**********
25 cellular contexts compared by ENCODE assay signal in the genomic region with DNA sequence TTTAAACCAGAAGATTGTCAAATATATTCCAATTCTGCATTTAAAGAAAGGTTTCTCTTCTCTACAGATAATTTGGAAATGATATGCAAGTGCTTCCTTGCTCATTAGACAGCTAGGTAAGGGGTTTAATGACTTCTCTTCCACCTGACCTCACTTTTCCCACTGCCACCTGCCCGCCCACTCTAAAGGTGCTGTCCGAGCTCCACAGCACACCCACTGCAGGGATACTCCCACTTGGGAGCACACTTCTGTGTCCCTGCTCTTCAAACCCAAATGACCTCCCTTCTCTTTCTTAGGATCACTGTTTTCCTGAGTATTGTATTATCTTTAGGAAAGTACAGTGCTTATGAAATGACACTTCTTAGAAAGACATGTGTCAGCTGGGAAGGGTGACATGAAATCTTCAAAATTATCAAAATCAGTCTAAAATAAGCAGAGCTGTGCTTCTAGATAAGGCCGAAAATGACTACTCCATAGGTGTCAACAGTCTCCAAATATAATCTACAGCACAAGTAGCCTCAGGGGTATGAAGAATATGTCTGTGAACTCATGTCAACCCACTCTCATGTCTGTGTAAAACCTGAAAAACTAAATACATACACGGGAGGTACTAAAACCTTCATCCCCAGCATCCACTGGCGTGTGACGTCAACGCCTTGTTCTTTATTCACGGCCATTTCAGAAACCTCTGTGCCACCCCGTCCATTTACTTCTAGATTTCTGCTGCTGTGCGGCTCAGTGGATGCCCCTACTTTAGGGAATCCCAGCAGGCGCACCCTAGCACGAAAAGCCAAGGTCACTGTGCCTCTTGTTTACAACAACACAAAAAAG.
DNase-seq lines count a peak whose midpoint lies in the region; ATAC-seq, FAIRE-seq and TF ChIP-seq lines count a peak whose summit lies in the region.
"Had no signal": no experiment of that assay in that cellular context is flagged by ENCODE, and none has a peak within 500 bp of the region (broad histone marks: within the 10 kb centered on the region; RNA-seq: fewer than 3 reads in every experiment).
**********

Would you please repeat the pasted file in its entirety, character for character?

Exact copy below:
25 cellular contexts compared by ENCODE assay signal in the genomic region with DNA sequence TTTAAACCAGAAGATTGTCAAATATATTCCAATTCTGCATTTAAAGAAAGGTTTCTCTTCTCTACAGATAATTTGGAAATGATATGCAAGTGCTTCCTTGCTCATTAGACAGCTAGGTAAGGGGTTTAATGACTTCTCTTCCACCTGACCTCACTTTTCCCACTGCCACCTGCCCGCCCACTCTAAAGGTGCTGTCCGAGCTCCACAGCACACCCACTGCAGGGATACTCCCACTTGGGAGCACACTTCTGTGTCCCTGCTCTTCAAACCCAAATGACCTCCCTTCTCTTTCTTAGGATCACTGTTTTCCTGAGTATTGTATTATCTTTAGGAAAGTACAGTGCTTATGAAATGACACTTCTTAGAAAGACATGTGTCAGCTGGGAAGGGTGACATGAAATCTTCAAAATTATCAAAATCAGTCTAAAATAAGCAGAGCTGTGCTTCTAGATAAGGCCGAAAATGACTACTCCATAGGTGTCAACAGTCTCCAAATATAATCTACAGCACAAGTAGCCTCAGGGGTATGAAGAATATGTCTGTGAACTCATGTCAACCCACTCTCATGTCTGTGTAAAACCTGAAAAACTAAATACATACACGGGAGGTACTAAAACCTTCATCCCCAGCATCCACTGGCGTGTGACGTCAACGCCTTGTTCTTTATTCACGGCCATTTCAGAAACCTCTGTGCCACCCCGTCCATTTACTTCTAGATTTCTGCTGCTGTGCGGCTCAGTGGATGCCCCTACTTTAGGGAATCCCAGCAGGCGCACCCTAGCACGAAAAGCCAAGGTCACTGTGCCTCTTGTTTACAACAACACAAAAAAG.
DNase-seq lines count a peak whose midpoint lies in the region; ATAC-seq, FAIRE-seq and TF ChIP-seq lines count a peak whose summit lies in the region.
"Had no signal": no experiment of that assay in that cellular context is flagged by ENCODE, and none has a peak within 500 bp of the region (broad histone marks: within the 10 kb centered on the region; RNA-seq: fewer than 3 reads in every experiment).